Business Personal Finance

Wednesday 23 October 2019

More than 200 bankrupts probed over suspicions they are hiding their assets

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Charlie Weston

Charlie Weston

The State's Insolvency Service is probing hundreds of cases where people who have declared themselves bankrupt are suspected of hiding assets.

Some are trying to keep cars and properties out of the hands of the bankruptcy officials and their creditors, with others suspected of illegally transferring assets to relations before opting for bankruptcy.

The Insolvency Service of Ireland has disclosed it is investigating 210 cases.

Hidden assets worth €3.8m were recovered in one instance, according to the 2018 annual report of the Insolvency Service of Ireland.

Bankrupts were trying to keep bank accounts, buy-to-let properties, cars and rental income secret.

A number of those seeking to sort out their debt situation had attempted to give their assets to a relative prior to bankruptcy, something which is illegal.

Earlier this month, a US jury awarded €18m to bankrupt developer Sean Dunne's bankruptcy trustee after finding against him and his wife Gayle Killilea over the unlawful transfer of some assets to put them beyond the reach of creditors.

The Irish Insolvency Service was involved in that case.

Its annual report says that a new enforcement and compliance team was set up last August.

A crackdown on dishonest bankrupts led the Insolvency Service of Ireland to take 19 cases back to the High Court over what it said was non-­cooperation.

The sanctions imposed were extension orders making the bankruptcy term longer. Bankruptcy terms were extended for between 10 months and close to 12 years.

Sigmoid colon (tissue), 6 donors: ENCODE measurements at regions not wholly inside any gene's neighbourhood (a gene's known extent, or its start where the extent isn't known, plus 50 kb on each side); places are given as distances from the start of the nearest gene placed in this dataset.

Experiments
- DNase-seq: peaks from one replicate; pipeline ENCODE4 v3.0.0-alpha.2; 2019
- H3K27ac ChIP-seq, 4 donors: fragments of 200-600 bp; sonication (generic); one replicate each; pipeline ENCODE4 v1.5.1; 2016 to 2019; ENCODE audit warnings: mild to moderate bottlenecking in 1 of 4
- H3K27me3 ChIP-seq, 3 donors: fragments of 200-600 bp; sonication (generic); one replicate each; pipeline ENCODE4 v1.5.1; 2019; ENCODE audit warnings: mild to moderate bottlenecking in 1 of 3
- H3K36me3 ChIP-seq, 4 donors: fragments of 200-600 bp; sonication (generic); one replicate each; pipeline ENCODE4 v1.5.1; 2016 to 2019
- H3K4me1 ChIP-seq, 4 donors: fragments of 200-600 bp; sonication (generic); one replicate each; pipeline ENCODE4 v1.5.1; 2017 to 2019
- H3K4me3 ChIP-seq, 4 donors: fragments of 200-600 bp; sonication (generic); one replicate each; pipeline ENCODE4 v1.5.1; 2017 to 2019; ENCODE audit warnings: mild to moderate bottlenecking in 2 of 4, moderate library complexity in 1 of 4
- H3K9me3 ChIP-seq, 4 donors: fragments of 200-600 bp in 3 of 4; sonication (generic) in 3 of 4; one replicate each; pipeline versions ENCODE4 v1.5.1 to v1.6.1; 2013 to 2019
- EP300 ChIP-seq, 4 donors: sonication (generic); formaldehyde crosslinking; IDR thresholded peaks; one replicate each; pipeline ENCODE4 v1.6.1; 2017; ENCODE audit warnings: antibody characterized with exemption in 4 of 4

One year is the normal bankruptcy term.

The Insolvency Service (ISI) said bankruptcy was a process that delivered debt relief to bankrupts while transferring all their assets to the official assignee.

"The integrity of the system depends on bankrupts making full disclosure and co-operating with the official assignee. The bankruptcy division of the ISI will continue its policy to vigorously pursue the recovery of assets not declared," interim CEO Chris Lehane said in the report.

Last year a total of 397 people were adjudged bankrupt, with 461 people leaving bankruptcy.

The number of bankruptcies last year was down 76 on the figures for 2017.

Most of the people declared bankrupt last year had petitioned the High Court themselves.

In a small number of cases creditors petitioned the court in an attempt to get some of the money they are owed.

Just over €11bn in assets was realised by the official assignee from the bankruptcy process last year.

The annual report shows that 120 family homes were transferred back into the ownership of former bankrupts.

But the official assignee took action to sell 17 family homes in 2018.

Ten of these saw the bankrupt or the spouse make a settlement to retain the home.

There were no forced sale applications last year.

The Insolvency Service was set up in March 2013 as banks were dealing with record levels of defaults after the crash.

The Personal Insolvency Act 2013 reduced the bankruptcy term from 12 years to three. The period was cut to one year in 2016.

Irish Independent

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